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Psychologism - Are we the subject-matter of philosophy?

Tonight's conversation will be partly conceptual and partly historical.

Conceptually, we will consider the possibility that many traditional philosophical debates are really disguised debates about human psychology - one implication being that empirical psychologists are in a better position than "armchair" philosophers to participate in such discussions. (The contemporary movement of experimental philosophy constitutes one relevant contact-point.)

Historically, we will refer to the classical "psychologism dispute" that took place in the late nineteenth and early twentieth centuries. The relevant SEP article (link), which attendees are encouraged but certainly not required to read in advance, engagingly contextualizes our topic amid the variety of thinkers and projects that laid the foundations for today's philosophical scene - analytic, continental, and otherwise.

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  • Brian

    I like this topic, wish I could've heard everyone's thoughts

    July 17, 2014

  • Thrashionalist

    I think that this list will be useful in structuring the conceptual part of our discussion:
    http://plato.stanford.edu/entries/psychologism/#ExaPsyRea

    July 17, 2014

  • Brian

    I'd be interested in whether the kind of "thinking" that makes one better (see Socrates' response to the slave boy) can be taken up through understanding the process psychologically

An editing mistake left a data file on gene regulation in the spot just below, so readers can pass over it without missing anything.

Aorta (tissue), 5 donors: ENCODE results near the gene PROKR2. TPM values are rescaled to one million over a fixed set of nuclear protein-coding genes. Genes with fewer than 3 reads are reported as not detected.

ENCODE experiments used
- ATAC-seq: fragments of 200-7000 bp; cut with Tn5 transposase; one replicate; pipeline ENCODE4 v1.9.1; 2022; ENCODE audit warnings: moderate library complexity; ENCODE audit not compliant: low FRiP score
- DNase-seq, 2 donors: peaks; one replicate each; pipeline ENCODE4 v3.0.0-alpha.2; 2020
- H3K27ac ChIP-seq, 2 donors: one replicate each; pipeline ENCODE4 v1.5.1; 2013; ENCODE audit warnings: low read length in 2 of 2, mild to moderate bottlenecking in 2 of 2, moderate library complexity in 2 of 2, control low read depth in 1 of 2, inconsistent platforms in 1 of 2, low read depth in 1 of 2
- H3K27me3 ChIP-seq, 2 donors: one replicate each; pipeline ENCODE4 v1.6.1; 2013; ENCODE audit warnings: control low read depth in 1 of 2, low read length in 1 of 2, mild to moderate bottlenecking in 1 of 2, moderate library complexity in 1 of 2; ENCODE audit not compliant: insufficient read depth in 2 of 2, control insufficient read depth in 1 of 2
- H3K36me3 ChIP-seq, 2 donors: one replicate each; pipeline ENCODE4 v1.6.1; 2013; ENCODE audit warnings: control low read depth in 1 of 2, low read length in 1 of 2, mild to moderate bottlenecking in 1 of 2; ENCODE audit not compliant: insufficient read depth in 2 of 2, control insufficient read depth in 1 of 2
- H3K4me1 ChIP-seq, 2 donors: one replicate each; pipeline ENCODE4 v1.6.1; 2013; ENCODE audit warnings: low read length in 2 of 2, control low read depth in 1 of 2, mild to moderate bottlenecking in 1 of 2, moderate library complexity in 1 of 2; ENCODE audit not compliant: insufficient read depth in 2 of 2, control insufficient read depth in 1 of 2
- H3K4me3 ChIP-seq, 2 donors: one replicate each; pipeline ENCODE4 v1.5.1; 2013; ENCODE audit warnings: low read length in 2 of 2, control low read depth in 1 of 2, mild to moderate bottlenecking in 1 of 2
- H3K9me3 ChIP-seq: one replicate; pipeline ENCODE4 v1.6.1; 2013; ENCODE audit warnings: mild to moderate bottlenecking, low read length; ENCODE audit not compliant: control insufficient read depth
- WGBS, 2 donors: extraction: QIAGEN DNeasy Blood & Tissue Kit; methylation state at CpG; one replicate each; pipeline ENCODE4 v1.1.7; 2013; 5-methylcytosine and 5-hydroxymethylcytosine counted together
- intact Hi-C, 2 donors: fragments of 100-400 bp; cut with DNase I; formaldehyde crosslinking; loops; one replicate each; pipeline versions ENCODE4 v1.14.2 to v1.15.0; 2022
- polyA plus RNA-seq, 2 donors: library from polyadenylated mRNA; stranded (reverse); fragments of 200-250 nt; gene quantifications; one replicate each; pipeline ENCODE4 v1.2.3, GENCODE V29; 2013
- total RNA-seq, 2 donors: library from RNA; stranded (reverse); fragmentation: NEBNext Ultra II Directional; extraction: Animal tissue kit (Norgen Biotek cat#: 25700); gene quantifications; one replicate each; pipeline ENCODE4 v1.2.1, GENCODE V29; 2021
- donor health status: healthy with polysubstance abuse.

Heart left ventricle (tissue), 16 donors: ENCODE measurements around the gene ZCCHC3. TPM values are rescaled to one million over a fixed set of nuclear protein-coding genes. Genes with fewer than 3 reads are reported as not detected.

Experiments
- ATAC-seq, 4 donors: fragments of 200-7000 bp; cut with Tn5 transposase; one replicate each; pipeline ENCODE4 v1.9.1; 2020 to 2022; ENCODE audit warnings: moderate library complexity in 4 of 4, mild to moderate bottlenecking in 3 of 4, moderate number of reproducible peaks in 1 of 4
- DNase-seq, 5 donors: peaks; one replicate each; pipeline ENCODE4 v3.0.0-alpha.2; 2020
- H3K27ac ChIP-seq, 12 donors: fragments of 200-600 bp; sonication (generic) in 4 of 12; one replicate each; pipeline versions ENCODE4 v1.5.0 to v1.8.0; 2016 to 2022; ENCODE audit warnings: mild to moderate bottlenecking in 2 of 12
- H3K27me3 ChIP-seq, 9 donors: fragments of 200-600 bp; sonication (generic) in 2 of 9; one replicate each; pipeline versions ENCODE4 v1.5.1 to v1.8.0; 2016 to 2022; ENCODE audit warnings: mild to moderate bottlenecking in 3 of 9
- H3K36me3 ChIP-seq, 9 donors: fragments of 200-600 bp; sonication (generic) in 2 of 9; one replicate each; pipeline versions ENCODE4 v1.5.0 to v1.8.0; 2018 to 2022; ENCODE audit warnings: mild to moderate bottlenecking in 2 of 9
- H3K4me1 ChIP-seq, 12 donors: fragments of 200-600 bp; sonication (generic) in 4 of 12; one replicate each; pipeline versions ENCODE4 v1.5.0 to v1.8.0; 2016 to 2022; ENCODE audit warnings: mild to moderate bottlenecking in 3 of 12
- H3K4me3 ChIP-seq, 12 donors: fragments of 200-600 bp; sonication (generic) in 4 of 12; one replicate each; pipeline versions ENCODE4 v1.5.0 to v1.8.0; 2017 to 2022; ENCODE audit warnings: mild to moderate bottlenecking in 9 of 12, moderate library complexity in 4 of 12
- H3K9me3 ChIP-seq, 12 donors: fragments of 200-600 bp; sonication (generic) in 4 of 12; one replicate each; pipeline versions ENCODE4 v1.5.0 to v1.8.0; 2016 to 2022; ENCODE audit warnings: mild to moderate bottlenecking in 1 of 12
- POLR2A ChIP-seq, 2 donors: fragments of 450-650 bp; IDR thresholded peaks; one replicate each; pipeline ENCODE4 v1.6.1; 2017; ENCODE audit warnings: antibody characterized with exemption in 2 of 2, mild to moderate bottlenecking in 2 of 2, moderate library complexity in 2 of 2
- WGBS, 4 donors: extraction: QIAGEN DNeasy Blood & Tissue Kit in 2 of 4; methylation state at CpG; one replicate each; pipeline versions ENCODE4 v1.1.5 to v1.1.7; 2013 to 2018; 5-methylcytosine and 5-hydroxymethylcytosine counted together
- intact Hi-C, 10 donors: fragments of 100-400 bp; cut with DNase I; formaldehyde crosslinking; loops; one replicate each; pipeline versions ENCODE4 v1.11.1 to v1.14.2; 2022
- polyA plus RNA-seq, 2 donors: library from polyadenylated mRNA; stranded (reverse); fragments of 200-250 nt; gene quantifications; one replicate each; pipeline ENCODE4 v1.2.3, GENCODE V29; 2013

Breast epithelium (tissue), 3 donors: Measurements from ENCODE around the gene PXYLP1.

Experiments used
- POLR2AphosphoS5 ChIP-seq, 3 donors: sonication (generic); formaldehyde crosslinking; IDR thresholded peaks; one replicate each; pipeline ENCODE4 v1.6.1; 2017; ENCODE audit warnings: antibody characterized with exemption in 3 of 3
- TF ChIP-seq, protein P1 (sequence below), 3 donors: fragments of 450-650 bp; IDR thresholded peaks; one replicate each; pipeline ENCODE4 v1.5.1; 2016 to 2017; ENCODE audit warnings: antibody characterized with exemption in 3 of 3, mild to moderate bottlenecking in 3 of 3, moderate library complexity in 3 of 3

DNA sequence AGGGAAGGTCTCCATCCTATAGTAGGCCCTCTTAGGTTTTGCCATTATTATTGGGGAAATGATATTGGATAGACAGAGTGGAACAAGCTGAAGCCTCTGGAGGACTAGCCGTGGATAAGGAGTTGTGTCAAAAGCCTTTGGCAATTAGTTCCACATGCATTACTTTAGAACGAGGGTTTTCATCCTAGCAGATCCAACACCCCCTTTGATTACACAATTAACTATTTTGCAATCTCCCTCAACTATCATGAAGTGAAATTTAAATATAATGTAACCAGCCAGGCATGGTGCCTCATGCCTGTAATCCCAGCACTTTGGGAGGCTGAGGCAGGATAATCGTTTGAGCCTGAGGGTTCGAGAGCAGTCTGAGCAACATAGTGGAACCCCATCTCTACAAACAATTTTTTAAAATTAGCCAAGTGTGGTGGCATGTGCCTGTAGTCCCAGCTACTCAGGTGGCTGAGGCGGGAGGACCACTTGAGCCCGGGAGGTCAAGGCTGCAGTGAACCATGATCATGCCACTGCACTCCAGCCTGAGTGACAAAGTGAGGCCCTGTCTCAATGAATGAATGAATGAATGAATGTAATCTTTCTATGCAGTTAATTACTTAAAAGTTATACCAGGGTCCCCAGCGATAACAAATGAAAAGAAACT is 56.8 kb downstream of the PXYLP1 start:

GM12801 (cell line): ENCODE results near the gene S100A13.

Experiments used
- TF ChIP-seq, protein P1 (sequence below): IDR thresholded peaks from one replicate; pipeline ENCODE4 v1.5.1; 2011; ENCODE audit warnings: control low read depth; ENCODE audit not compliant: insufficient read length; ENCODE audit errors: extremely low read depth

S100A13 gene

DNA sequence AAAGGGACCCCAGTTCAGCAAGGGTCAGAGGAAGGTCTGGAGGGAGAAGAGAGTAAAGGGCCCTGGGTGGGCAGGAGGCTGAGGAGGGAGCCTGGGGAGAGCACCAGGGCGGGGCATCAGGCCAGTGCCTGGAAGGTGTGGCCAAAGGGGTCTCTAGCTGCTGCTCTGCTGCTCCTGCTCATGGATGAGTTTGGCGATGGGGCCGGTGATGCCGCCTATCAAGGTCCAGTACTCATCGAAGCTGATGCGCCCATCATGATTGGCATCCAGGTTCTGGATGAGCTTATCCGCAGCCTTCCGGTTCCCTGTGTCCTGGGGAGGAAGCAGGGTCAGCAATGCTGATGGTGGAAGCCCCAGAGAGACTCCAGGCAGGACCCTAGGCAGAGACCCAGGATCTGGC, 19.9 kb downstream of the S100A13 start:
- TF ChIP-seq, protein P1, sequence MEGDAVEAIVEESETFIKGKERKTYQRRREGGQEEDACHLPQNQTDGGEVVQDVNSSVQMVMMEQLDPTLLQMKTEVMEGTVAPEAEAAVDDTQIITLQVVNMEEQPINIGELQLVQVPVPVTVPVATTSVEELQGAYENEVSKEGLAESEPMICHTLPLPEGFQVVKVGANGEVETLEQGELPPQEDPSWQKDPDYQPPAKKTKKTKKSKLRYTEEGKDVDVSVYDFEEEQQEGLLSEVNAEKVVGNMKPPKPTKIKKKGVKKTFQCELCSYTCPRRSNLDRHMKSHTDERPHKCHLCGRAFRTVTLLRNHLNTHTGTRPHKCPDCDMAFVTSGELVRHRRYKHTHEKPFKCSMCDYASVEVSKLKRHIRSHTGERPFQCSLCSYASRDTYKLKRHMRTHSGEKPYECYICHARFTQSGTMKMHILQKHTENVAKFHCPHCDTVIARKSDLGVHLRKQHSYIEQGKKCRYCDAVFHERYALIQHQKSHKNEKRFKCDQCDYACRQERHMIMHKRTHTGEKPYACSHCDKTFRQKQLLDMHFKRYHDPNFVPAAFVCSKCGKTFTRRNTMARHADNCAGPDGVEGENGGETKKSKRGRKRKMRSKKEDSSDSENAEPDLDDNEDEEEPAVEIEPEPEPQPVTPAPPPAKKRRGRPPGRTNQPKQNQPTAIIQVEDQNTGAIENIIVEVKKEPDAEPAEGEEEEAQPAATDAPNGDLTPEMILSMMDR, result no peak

July 11, 2014

    • jerry

      "The question immediately arises: can there be a logic of discovery? For are not discovery and invention the work of genius, and hence the proper subject matter of psychology rather than of logic?... One might expect Peirce's view to flow out of a confusion of logic and psychology, or out of a theory which held them to be inseparable. But he very clearly separates logic from psychology: psychology, he frequently says, is a study of how we do think and is irrelevant to logic, which is a study of how we ought to think." ~Arthur Burks

      1 · July 16, 2014

    • jerry

      Still, my opinion is that there is too much overlap when comparing how we do think with how we ought to think that they cannot be considered two different things...

      1 · July 16, 2014

  • Imran M.

    I find this topic much more of a beast than "Hume on personal identity," though also much more interesting.

    July 11, 2014

  • A former member
    A former member

    Ooh, love the topic. Not surprised you posted this considering our conversations.

    July 11, 2014

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